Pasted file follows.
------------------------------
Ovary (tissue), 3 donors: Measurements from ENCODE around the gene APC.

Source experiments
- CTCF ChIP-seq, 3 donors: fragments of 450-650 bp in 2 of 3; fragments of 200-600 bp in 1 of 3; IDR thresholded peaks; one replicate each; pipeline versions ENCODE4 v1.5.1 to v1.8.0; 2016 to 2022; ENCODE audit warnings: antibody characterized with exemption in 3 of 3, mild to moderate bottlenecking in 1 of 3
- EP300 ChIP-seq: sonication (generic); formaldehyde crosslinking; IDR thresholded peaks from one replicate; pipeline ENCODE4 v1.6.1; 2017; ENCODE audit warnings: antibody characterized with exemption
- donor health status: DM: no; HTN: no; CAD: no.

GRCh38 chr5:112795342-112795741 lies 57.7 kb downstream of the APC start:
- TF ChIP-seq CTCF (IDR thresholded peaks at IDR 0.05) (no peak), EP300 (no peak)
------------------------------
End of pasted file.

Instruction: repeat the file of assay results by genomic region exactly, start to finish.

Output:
Ovary (tissue), 3 donors: Measurements from ENCODE around the gene APC.

Source experiments
- CTCF ChIP-seq, 3 donors: fragments of 450-650 bp in 2 of 3; fragments of 200-600 bp in 1 of 3; IDR thresholded peaks; one replicate each; pipeline versions ENCODE4 v1.5.1 to v1.8.0; 2016 to 2022; ENCODE audit warnings: antibody characterized with exemption in 3 of 3, mild to moderate bottlenecking in 1 of 3
- EP300 ChIP-seq: sonication (generic); formaldehyde crosslinking; IDR thresholded peaks from one replicate; pipeline ENCODE4 v1.6.1; 2017; ENCODE audit warnings: antibody characterized with exemption
- donor health status: DM: no; HTN: no; CAD: no.

GRCh38 chr5:112795342-112795741 lies 57.7 kb downstream of the APC start:
- TF ChIP-seq CTCF (IDR thresholded peaks at IDR 0.05) (no peak), EP300 (no peak)